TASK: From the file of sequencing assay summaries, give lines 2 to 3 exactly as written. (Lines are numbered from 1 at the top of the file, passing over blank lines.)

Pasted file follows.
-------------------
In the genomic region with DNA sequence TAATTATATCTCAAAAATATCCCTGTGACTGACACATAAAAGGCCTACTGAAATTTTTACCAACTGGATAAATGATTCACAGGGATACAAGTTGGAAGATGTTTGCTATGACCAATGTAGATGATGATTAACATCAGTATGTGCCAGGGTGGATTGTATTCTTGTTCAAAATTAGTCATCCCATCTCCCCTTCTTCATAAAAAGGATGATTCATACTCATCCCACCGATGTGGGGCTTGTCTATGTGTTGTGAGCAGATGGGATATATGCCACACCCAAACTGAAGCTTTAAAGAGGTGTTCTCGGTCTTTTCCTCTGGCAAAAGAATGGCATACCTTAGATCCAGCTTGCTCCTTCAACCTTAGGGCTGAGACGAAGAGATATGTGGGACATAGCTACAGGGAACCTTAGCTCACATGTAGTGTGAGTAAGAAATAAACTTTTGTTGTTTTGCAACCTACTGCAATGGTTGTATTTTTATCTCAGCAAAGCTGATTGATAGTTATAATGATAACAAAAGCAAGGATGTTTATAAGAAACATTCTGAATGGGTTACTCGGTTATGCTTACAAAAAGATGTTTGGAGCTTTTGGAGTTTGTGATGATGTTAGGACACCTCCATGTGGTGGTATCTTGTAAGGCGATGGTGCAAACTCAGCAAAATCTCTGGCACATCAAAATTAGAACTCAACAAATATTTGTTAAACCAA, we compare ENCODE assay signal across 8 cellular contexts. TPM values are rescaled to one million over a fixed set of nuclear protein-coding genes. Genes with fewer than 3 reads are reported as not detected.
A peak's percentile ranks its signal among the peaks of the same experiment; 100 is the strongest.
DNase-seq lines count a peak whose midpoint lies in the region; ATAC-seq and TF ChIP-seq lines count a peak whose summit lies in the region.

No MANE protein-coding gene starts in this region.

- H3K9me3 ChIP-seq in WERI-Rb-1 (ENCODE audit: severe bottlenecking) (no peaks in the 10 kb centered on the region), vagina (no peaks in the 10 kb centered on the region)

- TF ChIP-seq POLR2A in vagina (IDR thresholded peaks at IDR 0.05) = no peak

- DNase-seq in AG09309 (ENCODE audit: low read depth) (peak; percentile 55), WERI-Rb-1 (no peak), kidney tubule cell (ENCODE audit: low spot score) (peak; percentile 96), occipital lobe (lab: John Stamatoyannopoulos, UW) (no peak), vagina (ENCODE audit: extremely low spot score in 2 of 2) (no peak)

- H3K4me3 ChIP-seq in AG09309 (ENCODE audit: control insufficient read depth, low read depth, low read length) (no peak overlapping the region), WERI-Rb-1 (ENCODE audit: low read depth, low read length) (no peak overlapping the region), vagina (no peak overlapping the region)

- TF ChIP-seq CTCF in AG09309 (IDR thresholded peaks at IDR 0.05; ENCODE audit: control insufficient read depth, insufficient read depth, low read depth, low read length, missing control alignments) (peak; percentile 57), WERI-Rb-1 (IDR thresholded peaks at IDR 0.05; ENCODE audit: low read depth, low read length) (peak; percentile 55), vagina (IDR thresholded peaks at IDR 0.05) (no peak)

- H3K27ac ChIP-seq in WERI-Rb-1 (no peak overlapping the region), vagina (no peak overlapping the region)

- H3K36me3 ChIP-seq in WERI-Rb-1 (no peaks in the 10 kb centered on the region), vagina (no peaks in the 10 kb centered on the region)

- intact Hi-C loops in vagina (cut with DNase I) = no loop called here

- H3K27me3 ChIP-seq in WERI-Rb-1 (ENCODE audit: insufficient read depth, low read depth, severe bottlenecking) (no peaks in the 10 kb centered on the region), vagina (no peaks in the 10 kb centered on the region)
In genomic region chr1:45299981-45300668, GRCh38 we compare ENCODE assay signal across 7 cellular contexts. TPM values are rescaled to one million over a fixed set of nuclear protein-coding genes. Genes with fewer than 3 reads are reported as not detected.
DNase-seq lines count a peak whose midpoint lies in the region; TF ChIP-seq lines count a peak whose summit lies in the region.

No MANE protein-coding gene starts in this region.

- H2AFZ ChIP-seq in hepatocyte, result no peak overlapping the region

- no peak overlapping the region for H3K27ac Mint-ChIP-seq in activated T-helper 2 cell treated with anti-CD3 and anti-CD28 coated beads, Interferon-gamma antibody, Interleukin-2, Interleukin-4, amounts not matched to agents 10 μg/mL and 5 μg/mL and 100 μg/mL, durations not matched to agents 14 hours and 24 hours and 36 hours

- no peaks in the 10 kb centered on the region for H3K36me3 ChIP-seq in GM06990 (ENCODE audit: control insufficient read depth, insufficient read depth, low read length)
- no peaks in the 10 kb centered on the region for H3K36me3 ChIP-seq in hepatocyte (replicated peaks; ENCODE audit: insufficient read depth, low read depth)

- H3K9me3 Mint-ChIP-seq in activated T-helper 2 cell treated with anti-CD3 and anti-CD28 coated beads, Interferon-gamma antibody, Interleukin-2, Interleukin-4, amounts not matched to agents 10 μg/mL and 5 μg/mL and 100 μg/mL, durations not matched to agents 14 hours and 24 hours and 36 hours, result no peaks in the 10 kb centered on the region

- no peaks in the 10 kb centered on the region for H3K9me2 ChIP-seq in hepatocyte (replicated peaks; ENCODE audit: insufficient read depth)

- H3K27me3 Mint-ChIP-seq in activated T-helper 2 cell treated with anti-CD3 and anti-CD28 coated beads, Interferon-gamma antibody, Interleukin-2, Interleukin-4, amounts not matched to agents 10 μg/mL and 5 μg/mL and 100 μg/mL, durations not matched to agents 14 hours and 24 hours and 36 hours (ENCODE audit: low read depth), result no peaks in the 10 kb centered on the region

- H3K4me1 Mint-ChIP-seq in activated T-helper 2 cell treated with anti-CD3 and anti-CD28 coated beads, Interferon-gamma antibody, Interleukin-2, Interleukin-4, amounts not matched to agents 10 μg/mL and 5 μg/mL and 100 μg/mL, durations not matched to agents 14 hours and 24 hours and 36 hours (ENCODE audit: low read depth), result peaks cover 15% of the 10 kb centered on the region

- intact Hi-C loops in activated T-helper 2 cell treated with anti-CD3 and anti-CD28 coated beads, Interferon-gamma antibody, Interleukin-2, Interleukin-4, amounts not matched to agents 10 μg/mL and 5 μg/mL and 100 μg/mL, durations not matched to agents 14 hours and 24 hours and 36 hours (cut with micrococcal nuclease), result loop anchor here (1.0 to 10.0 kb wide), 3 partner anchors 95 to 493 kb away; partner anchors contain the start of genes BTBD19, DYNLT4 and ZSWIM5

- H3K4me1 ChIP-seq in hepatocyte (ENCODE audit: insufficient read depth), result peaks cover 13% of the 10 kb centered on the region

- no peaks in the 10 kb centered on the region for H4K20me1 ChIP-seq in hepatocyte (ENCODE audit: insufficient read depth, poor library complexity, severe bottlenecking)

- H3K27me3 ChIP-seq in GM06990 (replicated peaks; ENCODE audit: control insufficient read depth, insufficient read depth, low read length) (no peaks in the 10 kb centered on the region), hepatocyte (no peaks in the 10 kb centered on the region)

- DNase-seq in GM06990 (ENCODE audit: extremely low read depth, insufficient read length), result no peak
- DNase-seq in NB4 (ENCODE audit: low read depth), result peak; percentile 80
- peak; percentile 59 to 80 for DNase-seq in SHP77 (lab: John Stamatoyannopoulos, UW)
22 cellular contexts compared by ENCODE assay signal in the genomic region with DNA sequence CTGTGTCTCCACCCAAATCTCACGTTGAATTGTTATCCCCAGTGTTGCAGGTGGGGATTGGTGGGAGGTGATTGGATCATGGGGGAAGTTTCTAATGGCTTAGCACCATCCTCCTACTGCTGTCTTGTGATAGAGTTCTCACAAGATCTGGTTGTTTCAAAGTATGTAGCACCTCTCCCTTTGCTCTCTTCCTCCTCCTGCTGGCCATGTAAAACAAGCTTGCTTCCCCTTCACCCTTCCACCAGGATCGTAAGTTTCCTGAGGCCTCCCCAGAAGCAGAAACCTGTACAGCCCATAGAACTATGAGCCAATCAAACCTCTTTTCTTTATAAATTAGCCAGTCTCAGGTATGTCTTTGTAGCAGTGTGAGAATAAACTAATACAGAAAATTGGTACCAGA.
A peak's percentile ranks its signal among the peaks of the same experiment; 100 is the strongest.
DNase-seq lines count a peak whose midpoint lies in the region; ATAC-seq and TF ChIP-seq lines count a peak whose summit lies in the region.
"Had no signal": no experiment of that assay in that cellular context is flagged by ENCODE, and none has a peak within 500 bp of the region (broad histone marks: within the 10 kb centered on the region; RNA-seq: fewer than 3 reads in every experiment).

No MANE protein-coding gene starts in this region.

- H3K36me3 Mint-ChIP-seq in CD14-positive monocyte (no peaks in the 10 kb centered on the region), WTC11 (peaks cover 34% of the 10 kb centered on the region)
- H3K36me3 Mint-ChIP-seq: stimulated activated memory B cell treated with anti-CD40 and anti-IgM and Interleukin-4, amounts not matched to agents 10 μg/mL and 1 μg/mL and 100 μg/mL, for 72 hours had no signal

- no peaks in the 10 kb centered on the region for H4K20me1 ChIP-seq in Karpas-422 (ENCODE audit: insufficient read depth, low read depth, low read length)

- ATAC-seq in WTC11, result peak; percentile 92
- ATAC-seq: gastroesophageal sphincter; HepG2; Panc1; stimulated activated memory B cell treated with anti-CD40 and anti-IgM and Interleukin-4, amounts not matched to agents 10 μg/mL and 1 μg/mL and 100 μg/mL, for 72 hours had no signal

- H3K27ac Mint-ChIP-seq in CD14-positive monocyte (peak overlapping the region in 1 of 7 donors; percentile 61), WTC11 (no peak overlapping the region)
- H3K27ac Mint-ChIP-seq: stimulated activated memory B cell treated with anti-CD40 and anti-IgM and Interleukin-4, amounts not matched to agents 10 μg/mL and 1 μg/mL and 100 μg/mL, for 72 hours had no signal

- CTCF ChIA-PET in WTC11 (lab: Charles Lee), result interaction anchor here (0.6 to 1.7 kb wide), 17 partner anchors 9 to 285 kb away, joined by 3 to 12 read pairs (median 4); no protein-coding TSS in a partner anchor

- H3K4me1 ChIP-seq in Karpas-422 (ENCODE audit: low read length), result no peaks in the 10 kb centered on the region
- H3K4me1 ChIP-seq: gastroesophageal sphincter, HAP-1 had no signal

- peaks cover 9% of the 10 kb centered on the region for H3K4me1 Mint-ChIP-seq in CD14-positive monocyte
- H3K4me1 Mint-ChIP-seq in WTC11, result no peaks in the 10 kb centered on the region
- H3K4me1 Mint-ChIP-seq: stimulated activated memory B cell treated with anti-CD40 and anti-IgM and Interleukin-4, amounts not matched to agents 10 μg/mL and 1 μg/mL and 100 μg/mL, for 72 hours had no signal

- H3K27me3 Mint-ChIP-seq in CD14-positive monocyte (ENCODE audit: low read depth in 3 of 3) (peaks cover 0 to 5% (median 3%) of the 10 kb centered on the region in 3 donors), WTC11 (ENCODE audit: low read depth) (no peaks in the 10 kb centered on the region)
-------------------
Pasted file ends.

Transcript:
A peak's percentile ranks its signal among the peaks of the same experiment; 100 is the strongest.
DNase-seq lines count a peak whose midpoint lies in the region; ATAC-seq and TF ChIP-seq lines count a peak whose summit lies in the region.